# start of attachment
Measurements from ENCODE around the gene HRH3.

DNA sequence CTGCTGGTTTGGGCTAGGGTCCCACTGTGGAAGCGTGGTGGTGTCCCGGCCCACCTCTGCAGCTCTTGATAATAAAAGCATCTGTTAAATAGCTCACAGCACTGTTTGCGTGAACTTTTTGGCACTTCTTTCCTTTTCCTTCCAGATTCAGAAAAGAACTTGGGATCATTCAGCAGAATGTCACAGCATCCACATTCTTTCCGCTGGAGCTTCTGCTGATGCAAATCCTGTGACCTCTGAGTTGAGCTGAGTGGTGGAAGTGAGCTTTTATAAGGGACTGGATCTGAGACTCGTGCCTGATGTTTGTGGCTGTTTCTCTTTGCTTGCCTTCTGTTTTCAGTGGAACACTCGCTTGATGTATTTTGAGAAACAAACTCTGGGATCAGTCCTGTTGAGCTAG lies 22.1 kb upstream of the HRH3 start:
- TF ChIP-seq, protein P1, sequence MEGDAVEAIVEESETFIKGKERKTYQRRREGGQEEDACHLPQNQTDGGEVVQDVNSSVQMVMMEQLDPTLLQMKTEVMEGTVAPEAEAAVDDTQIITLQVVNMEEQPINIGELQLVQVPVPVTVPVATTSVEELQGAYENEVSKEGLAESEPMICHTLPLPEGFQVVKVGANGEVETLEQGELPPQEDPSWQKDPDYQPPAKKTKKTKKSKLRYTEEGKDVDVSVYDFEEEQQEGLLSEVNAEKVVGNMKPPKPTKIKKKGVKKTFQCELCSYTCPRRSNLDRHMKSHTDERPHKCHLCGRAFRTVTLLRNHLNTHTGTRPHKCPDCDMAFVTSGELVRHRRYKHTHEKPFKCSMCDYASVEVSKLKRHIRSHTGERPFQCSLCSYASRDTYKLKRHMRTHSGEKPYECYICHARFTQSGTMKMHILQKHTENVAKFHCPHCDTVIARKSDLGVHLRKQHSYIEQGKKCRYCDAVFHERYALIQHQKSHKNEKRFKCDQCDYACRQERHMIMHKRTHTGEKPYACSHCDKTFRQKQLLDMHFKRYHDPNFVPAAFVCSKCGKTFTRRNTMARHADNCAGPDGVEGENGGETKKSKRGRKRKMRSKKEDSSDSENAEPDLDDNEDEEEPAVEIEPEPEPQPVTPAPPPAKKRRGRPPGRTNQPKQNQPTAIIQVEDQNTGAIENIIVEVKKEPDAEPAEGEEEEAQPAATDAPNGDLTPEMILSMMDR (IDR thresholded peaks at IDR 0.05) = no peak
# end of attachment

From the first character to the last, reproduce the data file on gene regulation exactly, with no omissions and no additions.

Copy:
Measurements from ENCODE around the gene HRH3.

DNA sequence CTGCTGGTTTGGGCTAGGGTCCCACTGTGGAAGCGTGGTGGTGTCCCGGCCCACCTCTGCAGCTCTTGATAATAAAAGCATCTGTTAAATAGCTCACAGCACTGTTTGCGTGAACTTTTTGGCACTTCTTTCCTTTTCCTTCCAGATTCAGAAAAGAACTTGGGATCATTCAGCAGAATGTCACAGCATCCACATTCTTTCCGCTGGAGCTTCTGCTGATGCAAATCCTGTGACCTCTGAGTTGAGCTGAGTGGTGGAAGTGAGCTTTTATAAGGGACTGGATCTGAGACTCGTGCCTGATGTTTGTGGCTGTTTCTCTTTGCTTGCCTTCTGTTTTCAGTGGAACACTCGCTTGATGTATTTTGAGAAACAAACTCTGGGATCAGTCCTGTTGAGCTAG lies 22.1 kb upstream of the HRH3 start:
- TF ChIP-seq, protein P1, sequence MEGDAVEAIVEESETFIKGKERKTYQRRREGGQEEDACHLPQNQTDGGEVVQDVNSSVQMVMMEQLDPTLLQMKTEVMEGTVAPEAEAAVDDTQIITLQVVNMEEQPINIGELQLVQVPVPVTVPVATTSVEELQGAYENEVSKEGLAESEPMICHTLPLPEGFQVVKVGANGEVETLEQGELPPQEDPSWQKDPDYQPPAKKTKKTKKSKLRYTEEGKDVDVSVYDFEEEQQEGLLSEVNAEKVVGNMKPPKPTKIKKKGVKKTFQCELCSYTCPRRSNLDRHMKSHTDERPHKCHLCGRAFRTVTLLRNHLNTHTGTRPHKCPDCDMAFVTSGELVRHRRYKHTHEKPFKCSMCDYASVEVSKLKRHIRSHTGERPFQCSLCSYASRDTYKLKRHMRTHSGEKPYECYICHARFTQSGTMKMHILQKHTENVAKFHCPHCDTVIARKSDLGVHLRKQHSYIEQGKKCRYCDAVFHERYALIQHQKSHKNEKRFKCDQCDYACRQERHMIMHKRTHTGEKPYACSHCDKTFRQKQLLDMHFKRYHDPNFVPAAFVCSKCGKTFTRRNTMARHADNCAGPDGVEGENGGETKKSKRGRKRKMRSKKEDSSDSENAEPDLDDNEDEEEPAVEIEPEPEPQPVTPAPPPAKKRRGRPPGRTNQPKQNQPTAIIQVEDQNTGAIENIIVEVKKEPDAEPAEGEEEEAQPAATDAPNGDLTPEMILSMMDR (IDR thresholded peaks at IDR 0.05) = no peak